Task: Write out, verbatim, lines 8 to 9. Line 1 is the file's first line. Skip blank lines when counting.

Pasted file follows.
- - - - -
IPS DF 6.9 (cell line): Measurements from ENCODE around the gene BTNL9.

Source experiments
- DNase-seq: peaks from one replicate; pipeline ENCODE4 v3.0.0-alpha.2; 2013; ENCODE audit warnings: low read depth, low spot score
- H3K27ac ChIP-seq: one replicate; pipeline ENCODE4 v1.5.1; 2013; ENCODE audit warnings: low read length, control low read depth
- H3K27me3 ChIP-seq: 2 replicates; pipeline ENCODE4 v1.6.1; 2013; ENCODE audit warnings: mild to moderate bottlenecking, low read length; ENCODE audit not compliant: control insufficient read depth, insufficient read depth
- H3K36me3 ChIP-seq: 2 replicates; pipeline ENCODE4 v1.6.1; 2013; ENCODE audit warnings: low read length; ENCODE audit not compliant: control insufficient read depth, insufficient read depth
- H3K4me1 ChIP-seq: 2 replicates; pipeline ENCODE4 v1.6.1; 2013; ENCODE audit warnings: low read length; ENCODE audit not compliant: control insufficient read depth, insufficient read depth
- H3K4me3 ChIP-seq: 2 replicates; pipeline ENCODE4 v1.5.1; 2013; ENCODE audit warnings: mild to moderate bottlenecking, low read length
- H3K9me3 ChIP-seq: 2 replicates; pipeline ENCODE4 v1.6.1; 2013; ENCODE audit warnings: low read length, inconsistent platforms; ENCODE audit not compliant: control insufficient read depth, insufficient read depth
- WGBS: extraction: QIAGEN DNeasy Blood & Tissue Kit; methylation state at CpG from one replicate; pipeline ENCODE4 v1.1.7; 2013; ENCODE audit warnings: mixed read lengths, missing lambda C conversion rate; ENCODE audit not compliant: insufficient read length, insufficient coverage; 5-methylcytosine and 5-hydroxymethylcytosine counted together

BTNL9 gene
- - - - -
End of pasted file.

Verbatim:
- H3K4me3 ChIP-seq: 2 replicates; pipeline ENCODE4 v1.5.1; 2013; ENCODE audit warnings: mild to moderate bottlenecking, low read length
- H3K9me3 ChIP-seq: 2 replicates; pipeline ENCODE4 v1.6.1; 2013; ENCODE audit warnings: low read length, inconsistent platforms; ENCODE audit not compliant: control insufficient read depth, insufficient read depth